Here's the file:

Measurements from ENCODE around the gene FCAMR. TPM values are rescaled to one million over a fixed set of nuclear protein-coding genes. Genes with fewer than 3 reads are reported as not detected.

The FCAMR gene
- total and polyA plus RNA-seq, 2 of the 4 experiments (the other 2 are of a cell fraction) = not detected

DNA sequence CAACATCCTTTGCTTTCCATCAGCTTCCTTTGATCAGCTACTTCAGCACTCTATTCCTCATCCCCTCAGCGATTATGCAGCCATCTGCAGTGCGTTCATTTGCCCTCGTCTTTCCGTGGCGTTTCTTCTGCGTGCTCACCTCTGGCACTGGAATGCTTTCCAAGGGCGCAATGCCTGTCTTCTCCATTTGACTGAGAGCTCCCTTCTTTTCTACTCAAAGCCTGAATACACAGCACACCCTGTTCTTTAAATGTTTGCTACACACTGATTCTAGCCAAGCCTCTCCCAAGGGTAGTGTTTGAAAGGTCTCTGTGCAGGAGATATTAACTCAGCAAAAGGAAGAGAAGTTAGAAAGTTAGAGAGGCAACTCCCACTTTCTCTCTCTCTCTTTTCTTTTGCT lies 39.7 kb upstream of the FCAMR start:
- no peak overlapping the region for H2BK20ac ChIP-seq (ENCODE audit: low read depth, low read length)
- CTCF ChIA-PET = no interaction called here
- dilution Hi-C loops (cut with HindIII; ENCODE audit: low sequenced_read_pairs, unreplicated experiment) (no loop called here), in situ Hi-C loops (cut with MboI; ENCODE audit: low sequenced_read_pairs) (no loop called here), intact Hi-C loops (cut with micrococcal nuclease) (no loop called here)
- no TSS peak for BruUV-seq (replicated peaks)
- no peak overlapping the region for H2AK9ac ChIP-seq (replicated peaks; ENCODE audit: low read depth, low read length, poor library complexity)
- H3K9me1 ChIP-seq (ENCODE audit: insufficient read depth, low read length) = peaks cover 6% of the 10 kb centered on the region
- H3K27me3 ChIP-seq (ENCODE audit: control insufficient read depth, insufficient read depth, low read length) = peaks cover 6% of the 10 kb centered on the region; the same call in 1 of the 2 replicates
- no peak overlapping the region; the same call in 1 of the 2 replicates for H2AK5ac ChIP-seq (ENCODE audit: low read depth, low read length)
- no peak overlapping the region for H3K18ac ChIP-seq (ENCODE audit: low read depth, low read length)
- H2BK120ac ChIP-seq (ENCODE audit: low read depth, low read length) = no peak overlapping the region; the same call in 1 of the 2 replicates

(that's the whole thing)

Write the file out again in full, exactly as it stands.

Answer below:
Measurements from ENCODE around the gene FCAMR. TPM values are rescaled to one million over a fixed set of nuclear protein-coding genes. Genes with fewer than 3 reads are reported as not detected.

The FCAMR gene
- total and polyA plus RNA-seq, 2 of the 4 experiments (the other 2 are of a cell fraction) = not detected

DNA sequence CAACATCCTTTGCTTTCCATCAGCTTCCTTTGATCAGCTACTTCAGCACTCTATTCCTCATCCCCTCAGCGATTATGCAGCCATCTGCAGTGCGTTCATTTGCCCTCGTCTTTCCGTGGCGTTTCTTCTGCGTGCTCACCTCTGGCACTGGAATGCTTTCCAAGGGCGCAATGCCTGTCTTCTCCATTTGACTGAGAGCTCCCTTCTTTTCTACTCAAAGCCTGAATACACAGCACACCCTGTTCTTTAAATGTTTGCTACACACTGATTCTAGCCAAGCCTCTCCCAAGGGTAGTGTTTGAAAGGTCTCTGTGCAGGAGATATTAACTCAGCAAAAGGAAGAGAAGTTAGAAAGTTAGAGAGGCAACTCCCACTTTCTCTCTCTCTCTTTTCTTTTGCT lies 39.7 kb upstream of the FCAMR start:
- no peak overlapping the region for H2BK20ac ChIP-seq (ENCODE audit: low read depth, low read length)
- CTCF ChIA-PET = no interaction called here
- dilution Hi-C loops (cut with HindIII; ENCODE audit: low sequenced_read_pairs, unreplicated experiment) (no loop called here), in situ Hi-C loops (cut with MboI; ENCODE audit: low sequenced_read_pairs) (no loop called here), intact Hi-C loops (cut with micrococcal nuclease) (no loop called here)
- no TSS peak for BruUV-seq (replicated peaks)
- no peak overlapping the region for H2AK9ac ChIP-seq (replicated peaks; ENCODE audit: low read depth, low read length, poor library complexity)
- H3K9me1 ChIP-seq (ENCODE audit: insufficient read depth, low read length) = peaks cover 6% of the 10 kb centered on the region
- H3K27me3 ChIP-seq (ENCODE audit: control insufficient read depth, insufficient read depth, low read length) = peaks cover 6% of the 10 kb centered on the region; the same call in 1 of the 2 replicates
- no peak overlapping the region; the same call in 1 of the 2 replicates for H2AK5ac ChIP-seq (ENCODE audit: low read depth, low read length)
- no peak overlapping the region for H3K18ac ChIP-seq (ENCODE audit: low read depth, low read length)
- H2BK120ac ChIP-seq (ENCODE audit: low read depth, low read length) = no peak overlapping the region; the same call in 1 of the 2 replicates